Thursday, August 12, 2010

Nestbox Maintenance

The nestbox was spruced up today thanks to summer intern, Alexis Sakas. Dirty gravel was removed, the inside walls painted and fresh gravel put in. We also cleaned the camera lens. The new gravel put in was damp, so that is why it looks a little darker in this photo (especially in the rear of the box):Interestingly, neither of the two unhatched eggs were anywhere to be found so we won't be able to say for sure if they were infertile or if the embryos died during development (but my educated guess would be the eggs were infertile). So where did they go/what happened to the eggs? As the nestlings got larger and more mobile over time the eggs likely could have been broken by accident and then decomposed and/or even been consumed by the falcons. As usual, the nest box was a total mishmash of dusty, dried and smelly falcon feces and bits and pieces of prey remains including feet, feathers, wing fragments, etc. therefore egg shell fragments (if any were present) could have easily gone undetected as the mixture was scooped out.

Overall, maintenance was pretty uneventful. No peregrines made an appearance while we were working but then again as hot and muggy as it was it was best for them to sit tight where ever they were!

Sunday, August 01, 2010

Surprise Visit From Spirit, Ledge Maintenance Update

Those still following the cams caught a surprise visit from Spirit this morning, Sunday, August 1, 2010. While no band codes confirmed the sighting, it is very probable this was Spirit, as another juvenile passing through the area would have likely been chased out of town by Trooper and Durand. Additionally, this bird popped in and out of the nestbox with distinct familiarity. Great to see she is doing well!

I'm hoping to run maintenance on the nestbox in the next week or two. The gravel will be changed out with new, clean stone. The inside of the box will receive a fresh coat of paint and the camera lens will be cleaned. The two eggs that did not hatch (if still present) will be retrieved and examined to see if they were fertile or not.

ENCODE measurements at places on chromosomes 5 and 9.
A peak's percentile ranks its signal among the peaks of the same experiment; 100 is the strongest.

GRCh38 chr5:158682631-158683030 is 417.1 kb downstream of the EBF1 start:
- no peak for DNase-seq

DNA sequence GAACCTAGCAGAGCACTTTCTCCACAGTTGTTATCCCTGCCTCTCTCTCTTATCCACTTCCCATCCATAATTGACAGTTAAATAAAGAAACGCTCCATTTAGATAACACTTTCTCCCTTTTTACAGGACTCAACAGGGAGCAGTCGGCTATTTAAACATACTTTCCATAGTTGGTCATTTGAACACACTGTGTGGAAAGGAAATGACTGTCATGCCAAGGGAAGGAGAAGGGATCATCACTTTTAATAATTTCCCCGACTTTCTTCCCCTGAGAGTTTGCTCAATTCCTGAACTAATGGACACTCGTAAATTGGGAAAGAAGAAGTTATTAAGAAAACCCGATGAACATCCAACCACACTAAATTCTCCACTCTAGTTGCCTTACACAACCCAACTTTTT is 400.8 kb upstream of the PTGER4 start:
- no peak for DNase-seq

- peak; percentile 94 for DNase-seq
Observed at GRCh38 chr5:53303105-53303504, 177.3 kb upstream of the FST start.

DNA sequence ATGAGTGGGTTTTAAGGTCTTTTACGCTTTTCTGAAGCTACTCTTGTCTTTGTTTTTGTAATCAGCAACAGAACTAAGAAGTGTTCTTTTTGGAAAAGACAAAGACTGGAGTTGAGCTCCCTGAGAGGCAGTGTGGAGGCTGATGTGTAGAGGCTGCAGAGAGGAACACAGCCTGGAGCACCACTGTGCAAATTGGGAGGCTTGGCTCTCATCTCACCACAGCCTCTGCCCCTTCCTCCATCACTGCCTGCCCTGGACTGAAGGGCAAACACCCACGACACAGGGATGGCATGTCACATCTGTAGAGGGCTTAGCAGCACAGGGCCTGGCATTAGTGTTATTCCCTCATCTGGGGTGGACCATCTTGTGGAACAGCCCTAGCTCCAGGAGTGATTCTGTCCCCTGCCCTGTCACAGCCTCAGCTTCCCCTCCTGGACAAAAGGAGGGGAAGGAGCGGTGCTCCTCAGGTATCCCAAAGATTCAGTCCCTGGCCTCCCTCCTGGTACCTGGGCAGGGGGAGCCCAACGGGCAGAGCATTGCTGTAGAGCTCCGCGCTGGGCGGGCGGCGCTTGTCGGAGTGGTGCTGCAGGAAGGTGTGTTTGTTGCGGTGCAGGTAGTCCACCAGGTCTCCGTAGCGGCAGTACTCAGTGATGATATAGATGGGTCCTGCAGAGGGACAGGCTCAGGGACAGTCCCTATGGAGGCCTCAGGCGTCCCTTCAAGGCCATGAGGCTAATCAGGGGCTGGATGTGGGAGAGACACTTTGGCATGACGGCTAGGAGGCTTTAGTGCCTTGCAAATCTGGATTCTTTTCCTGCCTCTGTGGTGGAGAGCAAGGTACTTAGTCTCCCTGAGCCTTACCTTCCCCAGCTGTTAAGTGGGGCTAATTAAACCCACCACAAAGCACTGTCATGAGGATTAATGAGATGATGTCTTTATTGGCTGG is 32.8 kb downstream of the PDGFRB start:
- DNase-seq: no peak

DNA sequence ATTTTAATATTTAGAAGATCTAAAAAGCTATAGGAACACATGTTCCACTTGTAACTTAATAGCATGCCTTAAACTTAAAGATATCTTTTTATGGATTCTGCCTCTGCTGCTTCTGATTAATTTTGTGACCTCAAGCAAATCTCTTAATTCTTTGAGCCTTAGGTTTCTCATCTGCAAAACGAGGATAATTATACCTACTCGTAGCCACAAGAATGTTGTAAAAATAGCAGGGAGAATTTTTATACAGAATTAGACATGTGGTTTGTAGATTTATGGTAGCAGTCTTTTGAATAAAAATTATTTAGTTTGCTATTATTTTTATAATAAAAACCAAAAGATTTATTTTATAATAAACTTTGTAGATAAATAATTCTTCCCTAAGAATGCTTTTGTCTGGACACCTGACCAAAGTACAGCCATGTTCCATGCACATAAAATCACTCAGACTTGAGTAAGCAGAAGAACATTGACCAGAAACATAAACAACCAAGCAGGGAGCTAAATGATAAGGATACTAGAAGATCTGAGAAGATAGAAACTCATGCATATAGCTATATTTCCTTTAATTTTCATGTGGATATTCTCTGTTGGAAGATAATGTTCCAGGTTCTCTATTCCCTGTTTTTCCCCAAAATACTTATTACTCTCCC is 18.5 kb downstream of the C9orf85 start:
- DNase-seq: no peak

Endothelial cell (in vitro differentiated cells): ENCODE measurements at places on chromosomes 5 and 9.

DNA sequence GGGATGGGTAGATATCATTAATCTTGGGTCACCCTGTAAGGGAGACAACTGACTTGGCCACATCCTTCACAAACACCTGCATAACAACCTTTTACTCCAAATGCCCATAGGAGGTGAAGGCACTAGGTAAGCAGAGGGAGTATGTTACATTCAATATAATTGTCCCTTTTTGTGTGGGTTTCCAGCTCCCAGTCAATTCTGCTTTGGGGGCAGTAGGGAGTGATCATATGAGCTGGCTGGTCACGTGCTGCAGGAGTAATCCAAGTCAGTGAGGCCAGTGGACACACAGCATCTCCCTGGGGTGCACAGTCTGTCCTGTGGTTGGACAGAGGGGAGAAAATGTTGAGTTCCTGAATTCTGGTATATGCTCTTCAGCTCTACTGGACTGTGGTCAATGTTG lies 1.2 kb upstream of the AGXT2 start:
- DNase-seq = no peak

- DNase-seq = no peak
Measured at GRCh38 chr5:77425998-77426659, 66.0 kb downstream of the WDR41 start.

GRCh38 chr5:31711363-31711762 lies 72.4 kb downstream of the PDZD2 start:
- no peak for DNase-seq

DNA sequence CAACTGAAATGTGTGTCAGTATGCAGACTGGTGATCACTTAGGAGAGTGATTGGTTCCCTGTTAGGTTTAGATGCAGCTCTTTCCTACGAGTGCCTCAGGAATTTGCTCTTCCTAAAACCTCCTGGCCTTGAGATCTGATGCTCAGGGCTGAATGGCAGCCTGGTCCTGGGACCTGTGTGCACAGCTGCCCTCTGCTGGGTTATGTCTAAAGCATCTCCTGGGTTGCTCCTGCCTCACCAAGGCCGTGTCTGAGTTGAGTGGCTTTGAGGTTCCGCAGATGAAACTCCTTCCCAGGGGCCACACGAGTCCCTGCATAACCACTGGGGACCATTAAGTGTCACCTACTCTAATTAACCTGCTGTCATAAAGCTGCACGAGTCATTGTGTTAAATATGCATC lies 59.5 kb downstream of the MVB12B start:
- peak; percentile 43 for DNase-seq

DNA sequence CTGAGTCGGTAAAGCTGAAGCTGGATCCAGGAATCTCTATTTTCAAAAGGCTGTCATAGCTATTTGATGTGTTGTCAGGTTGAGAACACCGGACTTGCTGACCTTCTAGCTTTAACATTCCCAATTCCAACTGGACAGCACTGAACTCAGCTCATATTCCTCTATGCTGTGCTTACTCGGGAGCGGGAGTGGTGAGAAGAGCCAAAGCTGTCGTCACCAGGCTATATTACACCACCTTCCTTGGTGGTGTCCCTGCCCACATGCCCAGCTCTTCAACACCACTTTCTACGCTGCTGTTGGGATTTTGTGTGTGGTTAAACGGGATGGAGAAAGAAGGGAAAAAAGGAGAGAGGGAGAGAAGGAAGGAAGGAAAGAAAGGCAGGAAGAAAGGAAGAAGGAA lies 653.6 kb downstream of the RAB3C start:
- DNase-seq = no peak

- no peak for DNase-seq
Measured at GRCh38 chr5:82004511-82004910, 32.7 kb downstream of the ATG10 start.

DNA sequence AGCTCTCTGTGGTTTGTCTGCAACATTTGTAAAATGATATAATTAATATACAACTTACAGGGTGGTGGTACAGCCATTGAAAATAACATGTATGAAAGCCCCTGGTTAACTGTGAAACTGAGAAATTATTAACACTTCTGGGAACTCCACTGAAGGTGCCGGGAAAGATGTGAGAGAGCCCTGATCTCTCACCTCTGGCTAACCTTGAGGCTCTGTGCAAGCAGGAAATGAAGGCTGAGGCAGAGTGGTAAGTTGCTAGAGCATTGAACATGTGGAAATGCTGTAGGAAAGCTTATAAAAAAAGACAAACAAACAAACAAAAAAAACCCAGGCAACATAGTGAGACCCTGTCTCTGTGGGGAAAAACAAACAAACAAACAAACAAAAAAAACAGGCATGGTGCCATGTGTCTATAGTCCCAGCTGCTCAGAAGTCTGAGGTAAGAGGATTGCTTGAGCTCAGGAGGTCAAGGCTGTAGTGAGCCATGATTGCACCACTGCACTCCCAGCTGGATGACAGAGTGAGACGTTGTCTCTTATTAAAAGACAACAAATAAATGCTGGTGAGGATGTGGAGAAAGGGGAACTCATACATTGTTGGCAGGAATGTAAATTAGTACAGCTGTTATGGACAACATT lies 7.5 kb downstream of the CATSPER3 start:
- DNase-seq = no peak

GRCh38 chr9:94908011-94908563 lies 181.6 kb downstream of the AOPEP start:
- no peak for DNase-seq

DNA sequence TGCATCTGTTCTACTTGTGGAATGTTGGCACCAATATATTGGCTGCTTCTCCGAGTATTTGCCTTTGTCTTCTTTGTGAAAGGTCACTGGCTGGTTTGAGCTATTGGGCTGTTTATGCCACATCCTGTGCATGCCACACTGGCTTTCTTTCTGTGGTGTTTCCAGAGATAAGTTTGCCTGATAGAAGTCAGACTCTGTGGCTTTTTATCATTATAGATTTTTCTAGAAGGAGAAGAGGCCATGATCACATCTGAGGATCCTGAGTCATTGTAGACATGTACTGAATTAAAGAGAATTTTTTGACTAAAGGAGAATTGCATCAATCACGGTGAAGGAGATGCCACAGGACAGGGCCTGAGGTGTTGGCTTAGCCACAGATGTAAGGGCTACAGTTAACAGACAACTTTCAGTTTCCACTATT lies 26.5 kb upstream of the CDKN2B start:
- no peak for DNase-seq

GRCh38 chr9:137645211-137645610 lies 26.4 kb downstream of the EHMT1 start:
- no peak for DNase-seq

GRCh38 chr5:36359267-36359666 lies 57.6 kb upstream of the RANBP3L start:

I will also look at the back corner behind the nestbox to come up with ideas to lighten that area up so as to help alleviate the extreme dark conditions experienced during late day viewing. The problem of the corner going so dark occurs because bright light is coming into the camera when the sun is in the western sky in the afternoon. That makes the camera want to adjust for extreme light conditions. But, at the same time the corner (by the nature of the color of the walls and shadow at that time of day) is very dark, which makes the camera want to adjust to dark conditions. Between the two extremes, the afternoon sun ultimately wins and the cam's iris adjusts for the light which makes that dark corner even darker. Unfortunately, building management won't let us paint the walls (can't say I blame them!) so perhaps a possible solution will be to install light colored panels to help brighten up that corner to make late day viewing better. So another goal of the trip is to brainstorm.

The video feed to the cams will be temporarily disabled while we are accessing the ledge for the work.